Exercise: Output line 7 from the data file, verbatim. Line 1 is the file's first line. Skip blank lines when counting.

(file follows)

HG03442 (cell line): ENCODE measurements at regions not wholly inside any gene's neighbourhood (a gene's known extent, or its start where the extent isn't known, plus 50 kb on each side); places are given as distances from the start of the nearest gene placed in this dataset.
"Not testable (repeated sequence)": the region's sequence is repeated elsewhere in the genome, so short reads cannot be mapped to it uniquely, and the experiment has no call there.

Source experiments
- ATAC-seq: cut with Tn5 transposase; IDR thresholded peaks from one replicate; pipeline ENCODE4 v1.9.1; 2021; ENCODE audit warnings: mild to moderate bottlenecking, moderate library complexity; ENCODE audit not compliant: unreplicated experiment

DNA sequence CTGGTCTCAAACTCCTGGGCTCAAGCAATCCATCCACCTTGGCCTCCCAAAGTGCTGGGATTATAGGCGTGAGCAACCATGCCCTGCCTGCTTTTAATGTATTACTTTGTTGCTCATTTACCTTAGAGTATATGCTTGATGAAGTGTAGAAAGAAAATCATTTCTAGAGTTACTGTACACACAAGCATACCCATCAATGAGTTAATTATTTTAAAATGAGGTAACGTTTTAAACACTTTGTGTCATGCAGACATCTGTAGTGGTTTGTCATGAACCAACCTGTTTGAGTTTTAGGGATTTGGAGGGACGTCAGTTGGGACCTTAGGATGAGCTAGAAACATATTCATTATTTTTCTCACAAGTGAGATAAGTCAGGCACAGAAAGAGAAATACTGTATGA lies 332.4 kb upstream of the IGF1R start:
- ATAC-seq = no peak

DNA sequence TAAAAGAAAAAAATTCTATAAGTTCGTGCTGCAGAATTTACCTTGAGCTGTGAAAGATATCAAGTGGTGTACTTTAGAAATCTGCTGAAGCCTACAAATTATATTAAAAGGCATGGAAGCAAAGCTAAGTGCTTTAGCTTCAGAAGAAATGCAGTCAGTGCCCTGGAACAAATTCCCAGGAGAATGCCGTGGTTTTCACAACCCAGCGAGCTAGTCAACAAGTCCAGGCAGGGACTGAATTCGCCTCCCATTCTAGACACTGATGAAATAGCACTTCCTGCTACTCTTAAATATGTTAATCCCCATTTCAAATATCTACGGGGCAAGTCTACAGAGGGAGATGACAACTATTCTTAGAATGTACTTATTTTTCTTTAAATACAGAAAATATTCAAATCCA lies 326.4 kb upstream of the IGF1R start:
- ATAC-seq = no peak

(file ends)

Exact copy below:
DNA sequence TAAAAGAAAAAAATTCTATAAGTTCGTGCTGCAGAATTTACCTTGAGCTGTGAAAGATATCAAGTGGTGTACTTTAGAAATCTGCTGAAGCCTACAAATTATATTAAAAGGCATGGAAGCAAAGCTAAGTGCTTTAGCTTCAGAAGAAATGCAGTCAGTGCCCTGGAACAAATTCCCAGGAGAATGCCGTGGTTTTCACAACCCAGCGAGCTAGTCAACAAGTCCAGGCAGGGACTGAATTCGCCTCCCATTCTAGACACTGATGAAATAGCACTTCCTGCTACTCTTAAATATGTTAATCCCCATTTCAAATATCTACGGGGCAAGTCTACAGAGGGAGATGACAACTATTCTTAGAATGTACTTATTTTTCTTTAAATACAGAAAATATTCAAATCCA lies 326.4 kb upstream of the IGF1R start: